- Museum number
The Dutch fleet in the Medway, June 1667; extensive view from the hills SE of Chatham showing the Medway from the sea to above Chatham, and the mouth of the Thames in the distance, the Dutch ships in action at various points, and a horseman galloping at left foreground
Pen and brown ink, with grey wash and watercolour, touched with red chalk, over graphite, on several sheets conjoined
- Production date
- 1667 (circa)
Height: 274 millimetres
Width: 859 millimetres (max)
- Curator's comments
- See notes in Hind.
Stainton & White 1987
In June 1667 the Dutch fleet, under Admiral de Ruyter, made a daring and successful raid on the Medway, setting fire to a number of English ships and capturing the Royal Charles, the fleet flagship, which was to be displayed as a trophy at Rotterdam for several years. This drawing and two others in the Van der Hem Atlas in Vienna (see Hulton, op. cit.) are probably careful reconstructions from first-hand accounts of the action, although it is possible that Schellinks was an eye-witness of the attack. An inscription in the artist's hand on another drawing showing the Dutch raid (in the Ashmolean Museum; see Brown (1982) 206) notes "Naar't leven afgetekent door W:S" ("Drawn from the life of W:S"). While in England between July 1661 and August 1663, Schellinks had made drawings of Rochester, Chatham and Dover- all strategically important - and he was later able to incorporate comparatively accurate topographical details in the drawings he made after the 1667 attack. It has been suggested that Schellinks was working for the Dutch intelligence services as well as for his patron Van der Hem when he visited England, partly because of his evident predilection for drawing fortifications, harbour installations and the disposition of naval vessels. But it is unlikely that those who planned the raid on the Medway could have derived much detailed information from the drawings.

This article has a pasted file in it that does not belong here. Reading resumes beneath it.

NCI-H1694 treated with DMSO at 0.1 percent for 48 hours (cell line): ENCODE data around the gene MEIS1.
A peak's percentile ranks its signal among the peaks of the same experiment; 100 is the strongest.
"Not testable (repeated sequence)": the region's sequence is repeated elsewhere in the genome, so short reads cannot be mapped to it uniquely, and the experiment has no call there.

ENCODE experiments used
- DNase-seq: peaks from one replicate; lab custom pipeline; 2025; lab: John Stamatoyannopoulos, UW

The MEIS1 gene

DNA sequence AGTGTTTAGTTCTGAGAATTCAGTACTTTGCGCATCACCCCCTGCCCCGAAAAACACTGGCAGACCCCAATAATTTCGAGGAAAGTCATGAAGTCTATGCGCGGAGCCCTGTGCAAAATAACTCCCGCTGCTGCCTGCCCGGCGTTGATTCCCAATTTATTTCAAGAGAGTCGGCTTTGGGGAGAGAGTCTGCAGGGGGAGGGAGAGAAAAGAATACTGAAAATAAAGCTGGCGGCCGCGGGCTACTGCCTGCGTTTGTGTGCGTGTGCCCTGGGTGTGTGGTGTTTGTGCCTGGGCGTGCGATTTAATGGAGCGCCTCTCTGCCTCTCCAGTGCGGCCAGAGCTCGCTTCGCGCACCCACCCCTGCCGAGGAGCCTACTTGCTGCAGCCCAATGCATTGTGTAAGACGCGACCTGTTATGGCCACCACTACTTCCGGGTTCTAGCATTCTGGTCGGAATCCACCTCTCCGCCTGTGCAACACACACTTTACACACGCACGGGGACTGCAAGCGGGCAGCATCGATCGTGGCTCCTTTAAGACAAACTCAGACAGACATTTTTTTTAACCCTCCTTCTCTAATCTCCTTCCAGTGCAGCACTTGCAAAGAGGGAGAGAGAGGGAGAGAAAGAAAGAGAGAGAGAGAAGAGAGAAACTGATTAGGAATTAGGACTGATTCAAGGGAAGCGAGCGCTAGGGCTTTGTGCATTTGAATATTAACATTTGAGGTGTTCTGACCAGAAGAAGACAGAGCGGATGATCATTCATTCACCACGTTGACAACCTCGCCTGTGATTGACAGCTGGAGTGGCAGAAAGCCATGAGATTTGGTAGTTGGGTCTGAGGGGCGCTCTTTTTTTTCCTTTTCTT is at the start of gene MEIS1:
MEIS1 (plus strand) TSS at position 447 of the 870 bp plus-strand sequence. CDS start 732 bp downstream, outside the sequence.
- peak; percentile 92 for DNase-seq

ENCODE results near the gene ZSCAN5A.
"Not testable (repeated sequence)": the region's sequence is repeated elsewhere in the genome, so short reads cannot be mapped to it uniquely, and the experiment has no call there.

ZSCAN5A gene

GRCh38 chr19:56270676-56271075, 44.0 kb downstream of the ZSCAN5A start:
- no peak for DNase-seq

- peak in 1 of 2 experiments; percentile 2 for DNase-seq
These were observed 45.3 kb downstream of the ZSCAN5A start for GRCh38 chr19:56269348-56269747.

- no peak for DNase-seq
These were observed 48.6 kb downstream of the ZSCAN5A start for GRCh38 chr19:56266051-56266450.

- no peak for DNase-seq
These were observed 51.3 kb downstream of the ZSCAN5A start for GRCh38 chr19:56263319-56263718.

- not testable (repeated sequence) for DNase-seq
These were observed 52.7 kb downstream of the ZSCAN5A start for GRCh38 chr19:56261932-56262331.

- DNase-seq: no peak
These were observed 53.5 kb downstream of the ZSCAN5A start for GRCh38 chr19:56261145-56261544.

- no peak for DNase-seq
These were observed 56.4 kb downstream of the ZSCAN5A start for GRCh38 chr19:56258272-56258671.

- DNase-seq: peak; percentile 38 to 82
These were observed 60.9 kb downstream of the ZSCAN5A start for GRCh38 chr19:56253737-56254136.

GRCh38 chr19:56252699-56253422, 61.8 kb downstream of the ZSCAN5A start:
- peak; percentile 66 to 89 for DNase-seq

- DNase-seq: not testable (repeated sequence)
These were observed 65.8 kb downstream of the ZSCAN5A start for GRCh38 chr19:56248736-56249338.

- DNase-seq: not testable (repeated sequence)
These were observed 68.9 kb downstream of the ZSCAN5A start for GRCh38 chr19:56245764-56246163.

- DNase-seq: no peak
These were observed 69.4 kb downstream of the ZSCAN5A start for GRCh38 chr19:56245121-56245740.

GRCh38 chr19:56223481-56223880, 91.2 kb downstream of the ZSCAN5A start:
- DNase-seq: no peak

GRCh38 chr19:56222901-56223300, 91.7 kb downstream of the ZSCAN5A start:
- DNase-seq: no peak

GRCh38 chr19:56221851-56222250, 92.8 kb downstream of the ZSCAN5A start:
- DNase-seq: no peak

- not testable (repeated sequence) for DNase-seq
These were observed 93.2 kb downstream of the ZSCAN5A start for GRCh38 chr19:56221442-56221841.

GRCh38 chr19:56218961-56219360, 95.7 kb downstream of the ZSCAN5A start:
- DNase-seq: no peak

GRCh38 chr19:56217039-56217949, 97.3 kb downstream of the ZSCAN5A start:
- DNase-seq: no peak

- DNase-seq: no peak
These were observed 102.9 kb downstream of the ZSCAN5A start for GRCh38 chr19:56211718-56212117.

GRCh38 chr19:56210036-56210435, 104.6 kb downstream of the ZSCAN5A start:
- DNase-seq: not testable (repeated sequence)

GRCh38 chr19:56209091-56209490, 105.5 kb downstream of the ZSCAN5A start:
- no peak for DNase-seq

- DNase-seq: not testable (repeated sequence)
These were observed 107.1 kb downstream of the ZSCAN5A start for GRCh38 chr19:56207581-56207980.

The details of the raid, as drawn and described here by Schellinks, follow contemporary Dutch accounts very closely. In this drawing, the viewpoint he assumes is south-east of Rochester and is a half map- half bird's-eye-view, with numerous inscriptions and an incomplete key by the artist: his intention was to give a conspectus of events. No related paintings or engravings are known, although at least one painting by Schellinks (Rijksmuseum, Amsterdam) and two engravings, one by Romeyn de Hooghe, are connected with one of the drawings in the Van der Hem Atlas.
The humiliation and panic caused in England by the Dutch attack is vividly described in the diary of Samuel Pepys, who as a prominent naval official was closely involved and subsequently much concerned with efforts at Naval reform. Another diarist, John Evelyn, visited Chatham at the end of June 1667, "thence to view not onely what Mischiefe the Dutch had don, but how triumphantly their whole Fleete lay within the very mouth of the Thames, all from Northforeland, Margate, even to the Buoy of the Nore, a Dreadfull Spectacle as ever any English men saw, & a dishonour never to be wiped off".
Stijn Alsteens and Hans Buijs, 'Paysages de France dessinés par Lambert Doomer et les artistes hollandais et flamands des XVIe et XVIIe siècles', [exh. cat. for Paris-Amsterdam 2006-7] Paris, 2008, p.45, note that if the artist personally witnessed the battle, his visit to England may have been short, as he married in Amsterdam on 6th November 1667.
- Not on display
- Exhibition history
1987 June-Aug, BM Hilliard to Hogarth, No 120
1987 Sept-Nov, New Haven, Hilliard to Hogarth
- Associated events
- Associated Event: Dutch Fleet in the Medway 1667
- Acquisition date
- Prints and Drawings
- Registration number